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One for the Boomers

Mid-week. I head down an aisle in Walmart. There, I see what looks like R2-D2. You remember him from Star Wars, right? He’s the short, squatty one. I stand and stare. What am I seeing? A woman stops her cart next to the robot, which does not move an inch. I ask, “What do you think this is? What’s it doing?” “I don’t know,” she said. “Is it sweeping the floor?” Like other curious people, I eventually move past it toward the end of the aisle. I ignore the turkeys for 78 cents a pound and pull out my phone. I make a U-turn and head back up the same aisle. I begin to snap photos of the robot. I want to show my husband. Hey, I want to show the world! I become stock still. R2-D2 sticks its head up

Not Winter Yet, But…

According to the weatherman, it’s not winter yet. But here I am with a blanket and huddled next to the fire, watching dried cottonwood leaves on trees as they gently fan back and forth. My husband tells me it’s 18 degrees outside. His words make me move closer to the fire and lean into the heating pad. Such comforts! I think of the man at church who said he’d be deer hunting and camping in the forest this week. I offered him our little cabin, but he declined, saying he was ready for the weather. “I have wood, sleeping bag, and water. I’m ready for whatever comes.” Well, it’s here. We’ve had rain, sleet, a dusting of snow, and coldness. I think of the man trying to stay warm out there. Freezi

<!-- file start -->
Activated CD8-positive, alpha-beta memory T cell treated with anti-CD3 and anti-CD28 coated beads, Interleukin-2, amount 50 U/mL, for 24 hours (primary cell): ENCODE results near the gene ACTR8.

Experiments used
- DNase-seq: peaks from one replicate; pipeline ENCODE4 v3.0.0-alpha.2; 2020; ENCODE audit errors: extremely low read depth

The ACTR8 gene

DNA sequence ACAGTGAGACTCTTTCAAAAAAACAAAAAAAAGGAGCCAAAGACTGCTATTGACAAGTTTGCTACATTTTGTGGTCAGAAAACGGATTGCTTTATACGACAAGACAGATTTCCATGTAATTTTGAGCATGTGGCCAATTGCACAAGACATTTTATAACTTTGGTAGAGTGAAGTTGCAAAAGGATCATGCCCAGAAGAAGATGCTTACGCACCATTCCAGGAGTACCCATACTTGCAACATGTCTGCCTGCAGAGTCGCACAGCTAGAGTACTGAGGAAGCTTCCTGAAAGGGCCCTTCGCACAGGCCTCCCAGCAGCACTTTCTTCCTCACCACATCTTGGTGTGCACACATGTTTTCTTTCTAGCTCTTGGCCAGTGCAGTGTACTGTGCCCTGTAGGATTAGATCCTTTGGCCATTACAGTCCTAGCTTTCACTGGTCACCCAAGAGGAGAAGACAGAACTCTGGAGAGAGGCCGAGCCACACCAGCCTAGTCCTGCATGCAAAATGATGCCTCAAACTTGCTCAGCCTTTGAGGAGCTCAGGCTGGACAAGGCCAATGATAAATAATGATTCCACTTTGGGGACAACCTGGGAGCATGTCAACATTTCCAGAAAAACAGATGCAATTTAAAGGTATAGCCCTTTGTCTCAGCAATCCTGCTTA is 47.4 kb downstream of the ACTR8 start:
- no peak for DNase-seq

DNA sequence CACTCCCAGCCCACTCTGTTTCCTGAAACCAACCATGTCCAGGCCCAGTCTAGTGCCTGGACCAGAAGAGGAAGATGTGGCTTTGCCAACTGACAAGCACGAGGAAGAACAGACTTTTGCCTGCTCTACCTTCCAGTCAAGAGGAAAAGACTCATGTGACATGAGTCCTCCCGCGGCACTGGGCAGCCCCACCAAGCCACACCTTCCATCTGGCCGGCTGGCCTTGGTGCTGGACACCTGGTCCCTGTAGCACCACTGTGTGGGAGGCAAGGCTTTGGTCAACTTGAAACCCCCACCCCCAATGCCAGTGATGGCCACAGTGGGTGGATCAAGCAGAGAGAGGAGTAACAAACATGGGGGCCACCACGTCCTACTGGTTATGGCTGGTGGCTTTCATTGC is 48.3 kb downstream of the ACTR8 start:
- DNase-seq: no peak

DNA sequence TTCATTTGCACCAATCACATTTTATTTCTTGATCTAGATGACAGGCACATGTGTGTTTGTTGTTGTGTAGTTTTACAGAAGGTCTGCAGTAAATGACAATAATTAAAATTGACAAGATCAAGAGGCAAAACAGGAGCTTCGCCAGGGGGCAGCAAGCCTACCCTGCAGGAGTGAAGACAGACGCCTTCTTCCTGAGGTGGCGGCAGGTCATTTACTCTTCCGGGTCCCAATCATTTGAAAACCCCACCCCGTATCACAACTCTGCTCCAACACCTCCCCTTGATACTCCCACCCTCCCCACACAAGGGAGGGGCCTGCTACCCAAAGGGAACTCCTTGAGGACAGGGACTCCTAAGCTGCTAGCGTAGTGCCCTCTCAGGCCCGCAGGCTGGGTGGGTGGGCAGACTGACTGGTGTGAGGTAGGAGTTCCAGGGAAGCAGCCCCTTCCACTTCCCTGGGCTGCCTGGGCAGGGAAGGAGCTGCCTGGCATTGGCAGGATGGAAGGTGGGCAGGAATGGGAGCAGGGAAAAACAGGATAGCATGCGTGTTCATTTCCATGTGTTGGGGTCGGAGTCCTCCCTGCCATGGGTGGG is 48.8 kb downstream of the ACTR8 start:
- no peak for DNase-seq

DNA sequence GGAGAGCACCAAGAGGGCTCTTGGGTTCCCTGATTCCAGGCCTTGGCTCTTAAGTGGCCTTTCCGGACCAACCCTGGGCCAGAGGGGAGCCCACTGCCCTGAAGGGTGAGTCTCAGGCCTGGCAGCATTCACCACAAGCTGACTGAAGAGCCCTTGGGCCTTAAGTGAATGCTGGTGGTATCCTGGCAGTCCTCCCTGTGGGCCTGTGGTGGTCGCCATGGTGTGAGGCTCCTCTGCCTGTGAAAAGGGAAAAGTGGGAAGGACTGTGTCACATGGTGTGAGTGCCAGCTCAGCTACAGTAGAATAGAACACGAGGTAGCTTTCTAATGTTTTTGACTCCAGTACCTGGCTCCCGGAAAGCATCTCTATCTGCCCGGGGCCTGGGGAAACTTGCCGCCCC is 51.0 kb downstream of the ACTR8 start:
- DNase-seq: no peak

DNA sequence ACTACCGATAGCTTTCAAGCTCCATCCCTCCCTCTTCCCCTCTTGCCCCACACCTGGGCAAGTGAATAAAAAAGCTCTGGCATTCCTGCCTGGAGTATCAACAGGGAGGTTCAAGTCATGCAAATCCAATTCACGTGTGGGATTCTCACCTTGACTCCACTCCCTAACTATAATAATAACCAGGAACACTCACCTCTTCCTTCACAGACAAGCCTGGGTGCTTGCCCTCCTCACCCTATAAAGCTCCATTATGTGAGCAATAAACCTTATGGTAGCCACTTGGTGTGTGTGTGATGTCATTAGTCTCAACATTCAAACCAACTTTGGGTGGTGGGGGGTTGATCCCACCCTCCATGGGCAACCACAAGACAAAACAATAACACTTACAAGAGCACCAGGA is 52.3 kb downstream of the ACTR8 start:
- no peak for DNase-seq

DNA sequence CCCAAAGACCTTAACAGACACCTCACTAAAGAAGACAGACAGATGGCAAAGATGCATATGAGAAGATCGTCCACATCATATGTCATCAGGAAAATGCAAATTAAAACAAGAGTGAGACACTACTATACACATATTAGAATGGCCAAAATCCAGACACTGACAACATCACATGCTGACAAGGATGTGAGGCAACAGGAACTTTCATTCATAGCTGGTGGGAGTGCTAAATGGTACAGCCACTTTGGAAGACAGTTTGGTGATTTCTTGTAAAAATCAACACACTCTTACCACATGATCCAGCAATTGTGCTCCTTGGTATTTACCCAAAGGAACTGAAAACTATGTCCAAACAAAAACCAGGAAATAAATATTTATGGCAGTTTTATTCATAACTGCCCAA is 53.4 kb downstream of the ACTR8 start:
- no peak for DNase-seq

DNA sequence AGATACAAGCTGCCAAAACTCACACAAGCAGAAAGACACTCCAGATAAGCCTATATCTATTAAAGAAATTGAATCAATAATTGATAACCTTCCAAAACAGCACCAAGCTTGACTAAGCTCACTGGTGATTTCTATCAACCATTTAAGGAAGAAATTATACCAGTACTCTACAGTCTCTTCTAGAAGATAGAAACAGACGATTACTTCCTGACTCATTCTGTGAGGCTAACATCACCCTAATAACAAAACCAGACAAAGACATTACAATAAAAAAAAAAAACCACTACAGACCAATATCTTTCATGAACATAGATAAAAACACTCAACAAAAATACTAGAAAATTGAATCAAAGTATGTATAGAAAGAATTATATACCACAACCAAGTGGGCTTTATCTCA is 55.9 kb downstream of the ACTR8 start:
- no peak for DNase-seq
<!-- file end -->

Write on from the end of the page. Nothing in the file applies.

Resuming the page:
At the Café

We’d come from the doctor’s office. Guess we were hungry. Or was it the coziness of the café we needed? The body knows about pain. It has known that lesson since we were youngsters when we stubbed toes or had a rock in a shoe. Maybe my first encounter with pain was when I managed to cut my knee on barbed wire. Today, I dream of health and wellness. To the point that I tell the whole truth to the doctor and if necessary, let strange hands and instruments check and pry. The waitress in this café wears enthusiasm. I like her shirt and tell her. She says, “It’s my way of adding to someone’s day.” “Maybe to my day!” I respond. “Thank you.” My husband and I sit in a booth and order coffee and a fu

October

My October was filled with dreams, leaves, critiques, a presentation, visit with a sister, maples, a retreat, and gathering books for a book signing in November at Barnes & Noble. Not at all what I dreamed about 30 years ago. What would friends from that era think of what I’m doing, if they were all living today? Those friends, of course, still live on inside me. One might say, “Pat, all that writing and critiquing would give me a big, fat headache.” Another would probably question, “So why must you share on this level with everyone? I don’t understand.” I really don’t understand, either. I identify with Kurt Vonnegut’s comment: “When I write, I feel like an armless, legless man with a crayo

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